On December 4, several farmers’ organisations including Telangana Farmers’ Joint Action Committee, Rythu Swarajya Vedika and Telangana Rythanga Samithi gave a call to farmers and agricultural workers to reject the political parties which failed to even recognise the massive agricultural distress in the December 7 assembly elections.
The farmers’ unions are arguing that the Telangana Rashtra Samithi (TRS) government did not even consider more than 15 lakh tenant farmers as cultivators by excluding them from the purview of Rythu Bandhu (investment allowance of Rs 4,000 per acre per year) and Rythu Bheema (Rs 5 lakh insurance to farmers) Schemes.
“Despite numerous protests by farmers’ organisations, mainly demanding that the government extend the farmers’ schemes’ benefits to tenant farmers, chief minister K Chandrashekar Rao turned a blind eye to the demand,” said Kiran Vissa, representative of Rythu Swarajya Vedika. He added that the TRS manifesto for the upcoming elections did not talk about the issue of the tenant farmers and agricultural workers.
“Farmers, activists and unions are seriously condemning the negative attitude of the TRS party towards the most vulnerable farmers who don’t even have any ownership of land,” said Vissa.
As per a survey conducted earlier this year, more than 75 per cent of the farmers who have committed suicides since 2014 are tenant farmers. It is estimated that more than 4,000 farmers committed suicide in the state in the last four years, which is the highest in the country.
“The first government of Telangana state is no different from the earlier governments which ruled the region,” asserts 45-year-old Khaja Mobin, a tenant farmer from Anantpur village in Gadwal district. Agriculture is the main occupation of almost all the families in Anantpur village which has a population of 4000. Among these, nearly 80 per cent of them are tenant farmers, who only own 0-1 acre of land, while the remaining are landlords, owning at least more than 10 acres of land. Tenant farmers depend on the landlords who lease their agricultural land to the tenant farmers.
Mobin says that on average, a tenant farmer would earn only Rs 200 per day for his/her hard labour. “A tenant farmer in Anantpur village had to pay an advance of Rs 15,000 to lease one acre of land. During cultivation, the farmer had to invest money at various stages – for seeds, pesticides, agricultural workers and so on. At the end of one season (6 months), 25 to 30 bags (70 kg each for paddy crop) are produced only if everything goes well. One would get only Rs 1,600 per bag as per the minimum support price (MSP) decided by the state,” he explained.
Mobin has been a tenant farmer for the last 20 years, but he says he has got no support from the government or banks, as he owns no land. Every season, he cultivates paddy crop on five acres of land by leasing land from the land owners. He has recently joined Telangana Raitanga Samithi, and believes in the power of unions of the farmers. “In 2017, when the government stopped release of water from Jurala Dam into canals, at a particularly crucial time for crops, hundreds of farmers in Gadwal had organised and staged a protest for several days. As a result, the government was forced to release water into canals which saved crops worth Rs 100 crores,” Mobin, who was part of the protest, told Newsclick.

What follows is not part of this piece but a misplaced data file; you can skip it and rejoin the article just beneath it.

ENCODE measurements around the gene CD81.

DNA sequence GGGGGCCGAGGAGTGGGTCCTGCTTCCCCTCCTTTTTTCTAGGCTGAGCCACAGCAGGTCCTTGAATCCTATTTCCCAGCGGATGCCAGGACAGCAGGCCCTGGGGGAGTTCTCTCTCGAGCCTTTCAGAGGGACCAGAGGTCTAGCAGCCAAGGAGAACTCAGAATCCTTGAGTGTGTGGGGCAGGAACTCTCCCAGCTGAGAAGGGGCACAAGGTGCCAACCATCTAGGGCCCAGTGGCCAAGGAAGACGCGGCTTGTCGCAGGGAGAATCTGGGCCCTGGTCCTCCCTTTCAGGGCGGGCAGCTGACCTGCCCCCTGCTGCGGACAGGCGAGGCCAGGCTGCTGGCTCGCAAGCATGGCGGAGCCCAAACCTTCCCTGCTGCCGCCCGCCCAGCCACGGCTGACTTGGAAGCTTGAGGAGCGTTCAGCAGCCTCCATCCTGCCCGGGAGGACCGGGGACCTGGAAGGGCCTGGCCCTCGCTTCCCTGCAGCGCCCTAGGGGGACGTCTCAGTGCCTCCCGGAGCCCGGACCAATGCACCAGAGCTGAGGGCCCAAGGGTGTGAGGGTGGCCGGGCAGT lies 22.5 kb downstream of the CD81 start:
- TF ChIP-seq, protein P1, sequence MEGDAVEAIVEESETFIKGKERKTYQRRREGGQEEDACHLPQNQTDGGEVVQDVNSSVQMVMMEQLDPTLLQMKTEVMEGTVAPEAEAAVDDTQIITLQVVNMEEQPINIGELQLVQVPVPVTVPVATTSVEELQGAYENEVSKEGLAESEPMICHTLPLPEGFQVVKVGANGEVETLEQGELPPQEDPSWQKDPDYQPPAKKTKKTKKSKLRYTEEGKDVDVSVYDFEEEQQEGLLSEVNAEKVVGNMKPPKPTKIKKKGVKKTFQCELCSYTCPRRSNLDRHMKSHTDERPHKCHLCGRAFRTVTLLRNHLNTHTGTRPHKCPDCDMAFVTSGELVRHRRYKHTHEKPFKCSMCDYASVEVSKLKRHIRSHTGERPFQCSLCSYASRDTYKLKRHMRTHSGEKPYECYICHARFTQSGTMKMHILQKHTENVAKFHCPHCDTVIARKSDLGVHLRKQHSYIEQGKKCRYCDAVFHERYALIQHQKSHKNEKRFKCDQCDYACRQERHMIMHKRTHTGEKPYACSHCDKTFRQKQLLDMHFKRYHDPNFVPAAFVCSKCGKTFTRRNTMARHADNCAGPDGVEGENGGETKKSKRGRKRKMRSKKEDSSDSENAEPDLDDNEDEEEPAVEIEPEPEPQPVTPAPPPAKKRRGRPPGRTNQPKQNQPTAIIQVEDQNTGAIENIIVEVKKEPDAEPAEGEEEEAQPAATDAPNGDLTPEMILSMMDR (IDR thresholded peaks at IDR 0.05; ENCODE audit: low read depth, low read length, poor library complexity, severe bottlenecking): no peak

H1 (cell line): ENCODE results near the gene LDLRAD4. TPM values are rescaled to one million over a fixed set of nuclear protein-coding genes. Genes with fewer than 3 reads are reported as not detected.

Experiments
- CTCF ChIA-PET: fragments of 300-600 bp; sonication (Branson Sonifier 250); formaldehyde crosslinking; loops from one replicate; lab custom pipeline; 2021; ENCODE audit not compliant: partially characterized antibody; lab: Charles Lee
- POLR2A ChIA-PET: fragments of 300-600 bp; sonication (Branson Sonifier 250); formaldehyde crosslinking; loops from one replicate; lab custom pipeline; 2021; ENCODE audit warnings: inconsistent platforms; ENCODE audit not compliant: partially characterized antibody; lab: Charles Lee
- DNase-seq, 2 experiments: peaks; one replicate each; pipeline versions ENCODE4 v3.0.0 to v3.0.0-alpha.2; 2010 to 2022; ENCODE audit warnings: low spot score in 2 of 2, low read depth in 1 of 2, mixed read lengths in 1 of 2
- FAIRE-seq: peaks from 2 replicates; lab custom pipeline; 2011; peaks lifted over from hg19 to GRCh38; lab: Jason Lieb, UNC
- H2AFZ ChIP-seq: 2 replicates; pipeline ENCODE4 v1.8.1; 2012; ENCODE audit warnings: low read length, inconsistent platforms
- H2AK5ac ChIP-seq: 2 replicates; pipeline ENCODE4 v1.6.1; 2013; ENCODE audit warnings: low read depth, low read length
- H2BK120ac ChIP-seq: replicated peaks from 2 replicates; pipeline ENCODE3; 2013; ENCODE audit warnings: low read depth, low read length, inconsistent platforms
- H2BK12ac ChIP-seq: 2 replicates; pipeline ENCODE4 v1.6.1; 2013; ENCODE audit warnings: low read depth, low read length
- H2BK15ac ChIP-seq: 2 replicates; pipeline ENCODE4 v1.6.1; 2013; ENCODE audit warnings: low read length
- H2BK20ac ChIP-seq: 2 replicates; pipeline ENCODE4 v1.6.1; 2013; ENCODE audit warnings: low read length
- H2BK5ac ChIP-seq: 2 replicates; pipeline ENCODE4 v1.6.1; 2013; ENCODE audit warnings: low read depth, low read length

Farmers’ rights activists are arguing that the TRS government has failed the farmers on numerous issues such as loan waiver promises, issuing of loan eligibility cards to tenant farmers as per the existing Licensed Cultivators act, 2006, issue of land deeds to podu cultivators, MSP, adulterated seeds and pesticides and so on.
“The TRS is promising to increase investment allowance to Rs 5000 per acre under Rythu Bandhu Scheme if re-elected to power, but it is not talking about the real issues,” said Sayanna, Adilabad-based farmers rights activist and general secretary of Telangana Raitanga Samithi.
In an interview with Newsclick, Sayanna said: “The Rythu Bandhu scheme does not address the real problems of cultivators. Of the total 55 lakh beneficiary farmers under the scheme, more than 50 per cent of agricultural lands are owned by only one lakh major landlords. On the other side, while nine lakh poor farmers are yet to receive their land deeds (pattas), tenant farmers, farmers cultivating on endowment lands, podu lands are not provided with any support.”
Sayanna says there are lakhs of Particularly Vulnerable Tribal Groups (PVTGs - Chenchus, Kolam, Konda Reddi and Thotis) that are practising podu cultivation across the state. He demanded that whichever party forms the government, should provide these PVTGs with at least 1 lakh investment support for agriculture, and secure them by providing them with pattas.
On the issue of MSP, farmers’ organisations have led protests demanding the state government to formulate a suitable law so that the farmers could get better prices. “MSP of crops in a village or district must be decided by farmers’ unions working there, and not by some official in the state capital,” opines Mobin.
“The TRS government failed to implement its own promise to distribute three acres of land to landless poor Dalits. On the other side, the government does not even consider the farmers who take land on lease and cultivate. Why will the neglected tenant farmers will vote for TRS?” questioned Kondal, member of Rythu Swarajya Vedika in the state. He is leading an online campaign called ‘Voice of Farmers’, urging the farmers to cast their votes wisely. Speaking to Newsclick, Kondal said that the TRS government did not even provide compensation to all families of the farmers who committed suicide, neither did it address the issue in their manifesto.